Catholic Diocese of Spokane, Washington
Official News Magazine of the Diocese of Spokane
Eric Meisfjord, Editor
P.O. Box 48, Spokane WA 99210
(509) 358-7340; FAX: (509) 358-7302
by Father Michael Savelesky, for the Inland Register
(From the November 21, 2013 edition of the Inland Register)
Those who study our culture often write about the difficulty we have in waiting. Unusual is the person who is good at it. Even if the person or event which finds us waiting is worthy of great expectation, the period of time before the great arrival or happening is difficult to endure.
We tend to fill the “in-between” time with a variety of distractions. Television fills this period with commercials. Dentist offices stave off pain with back issues of Time or Good Housekeeping. Sports stadiums stuff it with popcorn, candy and drink. Children spend it in games of one kind or another. Waiting seems to have little or no value, and so we fill its minutes, hours and days with activities of our own making which protect us from the boredom of the moment.
How then are we to address the notion our Christian faith champions that we live in a season of “in-between” time? These last few weeks of the liturgical year once again remind the faithful of our status as they focus on the bottom line of our spiritual journey and call our attention to the last things. On the one hand, our salvation already has happened in Jesus Christ – nearly two thousand years ago now. On the other hand, we wait for the so-called Second Coming of the Lord and the final culmination of all things in his glory. Already – but not yet. We are caught in-between, and we wait. Is that not what we pray at Mass just before sharing in Holy Communion?
Judging from the testimony of Scripture as well as from occasional newspaper accounts, we Christians have a problem with waiting. The early Christian community expected Jesus to return in glory almost immediately after his Death, Resurrection and Ascension. The accepted thinking of the times said that while he did not come back yesterday, the Lord probably would tomorrow or, certainly, the day after. The immediacy must have been tangible. Some folks even had given up working; St. Paul observes that the faithful need not bother with the challenges of marrying; perhaps others quit planting their spring gardens. If the Second Coming is right around the corner, so the thinking went, then why bother with such trivial pursuits? It was assumed that they had nothing to do with living the Christian faith.
The Letters and even the Gospels in the New Testament offer evidence of the fact that the longer this period of in-between time stretched, the more difficulty the community had in waiting. The importance of the present moment became questioned as the moment of final culmination of salvation history extended further into an ever-expanding future.
The longer we have to wait for something, the more the imagination has a chance to play. So it is with our anticipation of the final coming of Christ. We have been waiting now, not just for a few decades, but for nearly a couple millennia! Subsequently, over the centuries our Christian imagination has run rampant. The mind of the fundamentalist searches Scripture for a portrait of what the end times actually will look like. The spiritual enthusiast announces that the last day is about to happen here or there. Newspapers, world events, and even Scripture are molded and squeezed to fit the shape of expectations.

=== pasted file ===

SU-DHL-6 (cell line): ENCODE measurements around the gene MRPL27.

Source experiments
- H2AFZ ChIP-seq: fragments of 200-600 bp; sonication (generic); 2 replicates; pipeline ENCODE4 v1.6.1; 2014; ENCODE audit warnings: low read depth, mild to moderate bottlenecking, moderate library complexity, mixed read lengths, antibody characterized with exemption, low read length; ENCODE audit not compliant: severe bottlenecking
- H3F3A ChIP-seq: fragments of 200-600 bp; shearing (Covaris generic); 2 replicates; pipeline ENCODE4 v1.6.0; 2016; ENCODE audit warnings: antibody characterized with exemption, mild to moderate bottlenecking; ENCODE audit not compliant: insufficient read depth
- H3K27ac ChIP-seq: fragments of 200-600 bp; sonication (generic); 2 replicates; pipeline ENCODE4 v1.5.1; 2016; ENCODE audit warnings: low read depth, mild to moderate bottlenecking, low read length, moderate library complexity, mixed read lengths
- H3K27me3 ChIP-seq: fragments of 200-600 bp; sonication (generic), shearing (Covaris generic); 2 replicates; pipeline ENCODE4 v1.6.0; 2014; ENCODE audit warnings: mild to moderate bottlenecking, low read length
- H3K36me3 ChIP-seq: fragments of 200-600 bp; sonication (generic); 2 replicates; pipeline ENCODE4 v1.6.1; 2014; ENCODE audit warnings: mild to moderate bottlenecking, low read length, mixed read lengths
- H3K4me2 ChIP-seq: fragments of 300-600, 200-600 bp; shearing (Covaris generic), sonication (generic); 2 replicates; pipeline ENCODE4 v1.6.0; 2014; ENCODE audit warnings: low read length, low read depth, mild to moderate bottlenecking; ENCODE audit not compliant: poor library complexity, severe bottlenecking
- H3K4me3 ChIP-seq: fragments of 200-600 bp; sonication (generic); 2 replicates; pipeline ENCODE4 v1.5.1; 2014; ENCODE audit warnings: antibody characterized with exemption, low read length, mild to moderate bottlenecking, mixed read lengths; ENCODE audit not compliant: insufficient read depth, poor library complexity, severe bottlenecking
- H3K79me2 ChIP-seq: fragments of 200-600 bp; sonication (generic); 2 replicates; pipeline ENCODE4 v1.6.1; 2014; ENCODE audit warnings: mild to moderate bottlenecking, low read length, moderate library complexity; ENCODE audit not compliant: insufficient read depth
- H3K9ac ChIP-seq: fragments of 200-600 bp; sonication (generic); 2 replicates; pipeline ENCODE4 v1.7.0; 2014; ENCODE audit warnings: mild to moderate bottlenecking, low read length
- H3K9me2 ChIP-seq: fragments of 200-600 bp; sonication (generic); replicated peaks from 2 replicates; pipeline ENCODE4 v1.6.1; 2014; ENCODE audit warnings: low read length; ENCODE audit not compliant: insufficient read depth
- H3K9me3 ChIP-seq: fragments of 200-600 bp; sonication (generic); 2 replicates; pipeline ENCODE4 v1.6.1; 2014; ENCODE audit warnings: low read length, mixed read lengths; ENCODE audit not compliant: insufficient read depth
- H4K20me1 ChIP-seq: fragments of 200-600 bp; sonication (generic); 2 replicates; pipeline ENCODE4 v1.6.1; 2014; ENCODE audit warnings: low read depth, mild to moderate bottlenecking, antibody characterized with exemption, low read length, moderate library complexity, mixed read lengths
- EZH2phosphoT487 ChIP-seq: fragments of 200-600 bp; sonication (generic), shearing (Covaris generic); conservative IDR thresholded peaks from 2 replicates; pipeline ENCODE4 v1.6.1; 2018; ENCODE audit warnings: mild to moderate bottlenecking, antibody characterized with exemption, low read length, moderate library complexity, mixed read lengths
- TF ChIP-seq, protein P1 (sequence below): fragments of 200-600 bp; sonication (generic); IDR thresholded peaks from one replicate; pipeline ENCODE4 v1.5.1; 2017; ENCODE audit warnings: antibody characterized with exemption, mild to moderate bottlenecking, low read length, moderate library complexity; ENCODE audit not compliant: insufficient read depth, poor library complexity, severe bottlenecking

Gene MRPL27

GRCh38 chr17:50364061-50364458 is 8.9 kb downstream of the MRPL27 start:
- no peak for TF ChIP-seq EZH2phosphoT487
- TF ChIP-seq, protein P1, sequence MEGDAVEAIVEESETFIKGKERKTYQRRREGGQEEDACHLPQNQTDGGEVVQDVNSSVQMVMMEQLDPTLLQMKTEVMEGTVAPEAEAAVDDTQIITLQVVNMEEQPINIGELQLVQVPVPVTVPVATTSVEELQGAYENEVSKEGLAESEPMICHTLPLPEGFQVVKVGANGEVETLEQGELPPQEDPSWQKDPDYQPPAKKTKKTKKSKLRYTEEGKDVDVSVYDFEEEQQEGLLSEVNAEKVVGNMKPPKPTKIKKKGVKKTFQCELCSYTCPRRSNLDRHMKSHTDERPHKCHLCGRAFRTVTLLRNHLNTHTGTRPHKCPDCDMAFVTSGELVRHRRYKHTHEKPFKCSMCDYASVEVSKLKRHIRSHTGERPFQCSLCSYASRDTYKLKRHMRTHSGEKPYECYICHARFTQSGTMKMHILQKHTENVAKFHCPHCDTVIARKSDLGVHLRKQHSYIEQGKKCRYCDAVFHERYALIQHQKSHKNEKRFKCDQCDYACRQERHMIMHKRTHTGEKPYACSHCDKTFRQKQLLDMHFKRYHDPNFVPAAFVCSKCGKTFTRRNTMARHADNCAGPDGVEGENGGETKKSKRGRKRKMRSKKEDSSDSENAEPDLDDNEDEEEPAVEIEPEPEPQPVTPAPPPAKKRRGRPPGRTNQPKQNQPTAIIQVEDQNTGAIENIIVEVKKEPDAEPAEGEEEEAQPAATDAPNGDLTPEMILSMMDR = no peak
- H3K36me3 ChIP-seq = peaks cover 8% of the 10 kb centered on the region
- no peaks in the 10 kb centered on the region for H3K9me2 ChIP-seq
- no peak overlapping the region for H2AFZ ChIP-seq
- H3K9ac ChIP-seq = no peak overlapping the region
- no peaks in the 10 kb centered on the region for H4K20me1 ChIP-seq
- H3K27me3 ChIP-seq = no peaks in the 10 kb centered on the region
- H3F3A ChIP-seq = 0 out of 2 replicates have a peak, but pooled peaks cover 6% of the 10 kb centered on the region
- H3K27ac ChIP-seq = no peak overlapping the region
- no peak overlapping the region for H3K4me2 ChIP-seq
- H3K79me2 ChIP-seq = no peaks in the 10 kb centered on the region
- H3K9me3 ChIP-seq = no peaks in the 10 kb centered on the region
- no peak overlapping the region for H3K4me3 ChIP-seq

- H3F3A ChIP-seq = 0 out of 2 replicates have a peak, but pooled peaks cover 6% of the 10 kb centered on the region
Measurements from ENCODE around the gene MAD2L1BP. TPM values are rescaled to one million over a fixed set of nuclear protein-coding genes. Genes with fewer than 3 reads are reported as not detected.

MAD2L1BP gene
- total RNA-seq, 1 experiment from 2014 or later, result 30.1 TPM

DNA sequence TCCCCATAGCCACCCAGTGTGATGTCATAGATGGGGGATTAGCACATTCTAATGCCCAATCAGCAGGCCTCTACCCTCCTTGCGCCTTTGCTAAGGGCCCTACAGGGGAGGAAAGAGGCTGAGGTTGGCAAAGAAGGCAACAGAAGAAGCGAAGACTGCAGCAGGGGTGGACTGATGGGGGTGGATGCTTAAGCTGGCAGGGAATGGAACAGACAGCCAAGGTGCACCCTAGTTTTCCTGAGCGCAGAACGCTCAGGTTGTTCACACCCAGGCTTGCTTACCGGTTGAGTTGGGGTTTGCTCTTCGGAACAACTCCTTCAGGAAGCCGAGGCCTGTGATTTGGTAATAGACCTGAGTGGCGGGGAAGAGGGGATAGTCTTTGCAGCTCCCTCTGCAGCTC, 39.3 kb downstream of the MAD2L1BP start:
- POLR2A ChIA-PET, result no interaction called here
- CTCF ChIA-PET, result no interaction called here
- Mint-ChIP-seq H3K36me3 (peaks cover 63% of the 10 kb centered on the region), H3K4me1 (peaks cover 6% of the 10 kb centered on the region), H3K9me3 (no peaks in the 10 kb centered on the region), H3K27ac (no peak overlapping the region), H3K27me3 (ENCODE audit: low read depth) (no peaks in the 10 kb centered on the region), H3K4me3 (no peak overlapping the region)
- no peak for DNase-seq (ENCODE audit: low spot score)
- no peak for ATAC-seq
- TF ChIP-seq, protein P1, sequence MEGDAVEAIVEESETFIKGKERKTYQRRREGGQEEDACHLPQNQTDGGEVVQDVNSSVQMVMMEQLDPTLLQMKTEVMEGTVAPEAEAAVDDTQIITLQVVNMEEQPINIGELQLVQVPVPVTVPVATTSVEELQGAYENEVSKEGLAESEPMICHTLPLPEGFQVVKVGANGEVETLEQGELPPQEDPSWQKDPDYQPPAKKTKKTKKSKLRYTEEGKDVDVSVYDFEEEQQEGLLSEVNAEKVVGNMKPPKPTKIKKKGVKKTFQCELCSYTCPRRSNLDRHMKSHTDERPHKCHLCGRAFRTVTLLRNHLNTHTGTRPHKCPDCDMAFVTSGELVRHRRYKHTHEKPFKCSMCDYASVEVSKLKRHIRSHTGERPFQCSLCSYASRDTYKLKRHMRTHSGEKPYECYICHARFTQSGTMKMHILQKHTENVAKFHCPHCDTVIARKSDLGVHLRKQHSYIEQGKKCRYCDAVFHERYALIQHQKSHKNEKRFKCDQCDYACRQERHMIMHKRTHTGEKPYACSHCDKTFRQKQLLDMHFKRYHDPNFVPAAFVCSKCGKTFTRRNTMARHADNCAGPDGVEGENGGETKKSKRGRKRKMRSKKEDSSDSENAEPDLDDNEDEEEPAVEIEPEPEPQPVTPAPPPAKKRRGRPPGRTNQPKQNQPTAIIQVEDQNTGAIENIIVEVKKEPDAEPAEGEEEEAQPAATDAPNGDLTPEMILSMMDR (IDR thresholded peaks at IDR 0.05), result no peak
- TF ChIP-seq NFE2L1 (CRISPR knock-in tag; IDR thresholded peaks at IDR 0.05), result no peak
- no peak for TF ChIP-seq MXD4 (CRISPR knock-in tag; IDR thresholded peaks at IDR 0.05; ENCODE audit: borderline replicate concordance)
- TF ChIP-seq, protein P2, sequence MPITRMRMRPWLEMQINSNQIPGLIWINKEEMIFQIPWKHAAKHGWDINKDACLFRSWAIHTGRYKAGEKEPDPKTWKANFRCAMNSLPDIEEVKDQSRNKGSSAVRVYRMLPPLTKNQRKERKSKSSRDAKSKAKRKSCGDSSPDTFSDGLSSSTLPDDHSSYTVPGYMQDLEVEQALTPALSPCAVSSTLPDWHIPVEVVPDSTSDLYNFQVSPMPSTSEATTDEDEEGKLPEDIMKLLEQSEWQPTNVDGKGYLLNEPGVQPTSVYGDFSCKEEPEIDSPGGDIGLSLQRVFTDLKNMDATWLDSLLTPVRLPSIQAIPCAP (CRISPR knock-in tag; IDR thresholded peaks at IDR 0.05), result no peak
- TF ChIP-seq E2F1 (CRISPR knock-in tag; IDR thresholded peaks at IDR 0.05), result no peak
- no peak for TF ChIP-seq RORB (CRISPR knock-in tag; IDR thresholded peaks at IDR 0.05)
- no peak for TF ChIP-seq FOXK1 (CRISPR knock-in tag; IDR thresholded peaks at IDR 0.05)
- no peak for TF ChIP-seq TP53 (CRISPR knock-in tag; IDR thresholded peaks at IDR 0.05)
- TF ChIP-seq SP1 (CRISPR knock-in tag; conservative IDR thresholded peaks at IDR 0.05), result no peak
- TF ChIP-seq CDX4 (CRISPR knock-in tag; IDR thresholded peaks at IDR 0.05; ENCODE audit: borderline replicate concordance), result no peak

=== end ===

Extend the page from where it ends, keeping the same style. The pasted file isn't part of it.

In all of this in-between time, Jesus slips to the past or stands in the future. He goes unrecognized in the present. To the extent that our Christian spirituality and our discipleship with Christ puts the importance of God’s saving work in Christ off into the distant past or the not-yet-here of the future, we distract ourselves from the importance of the salvation that indeed already has happened for us.
Whatever shape the Second Coming of Christ may eventually take, the point of the Good News Jesus brought us is that the Kingdom of God is now. It is here, today, where we live and go about our daily business and responsibilities. Those who fear the Second Coming as some great cataclysmic event ignore the greatest event of all time: the Incarnation of the Word of God, Emmanuel, God-Among-Us. Jesus, the Risen Lord, has not departed from human history (and our daily lives) only to return at some unannounced point in time. The Risen Lord and his Church are one. Our time is Christ’s time, and our place is God’s place. Whatever we do in union with Christ has significance and purpose. For the Christian the so-called in-between time is rich, and filled with excitement as the signs of God’s Kingdom abound. Now is the hour of salvation.
In this vision of faith there is no room for a passive waiting filled with distractions. Now is the time for action in union with Christ as the saving and loving presence of God is disclosed in the word. Our time and place – whether that be the home, the office, the classroom or the playfield – are made holy by the continuing presence of the Risen Lord. Through him the work of our hands and the hopes of our hearts are intimately involved in God’s saving work in human history.
Whenever the Second Coming happens, and whatever it is, that day will be very like today – and Christians will recognize it to the extent that Jesus is seen at work now, while we wait in joyful hope.
(Father Savelesky, Moderator of the Curia for the Spokane Diocese, is pastor of the parishes in Oakesdale, Rosalia, St. John, and Tekoa.)
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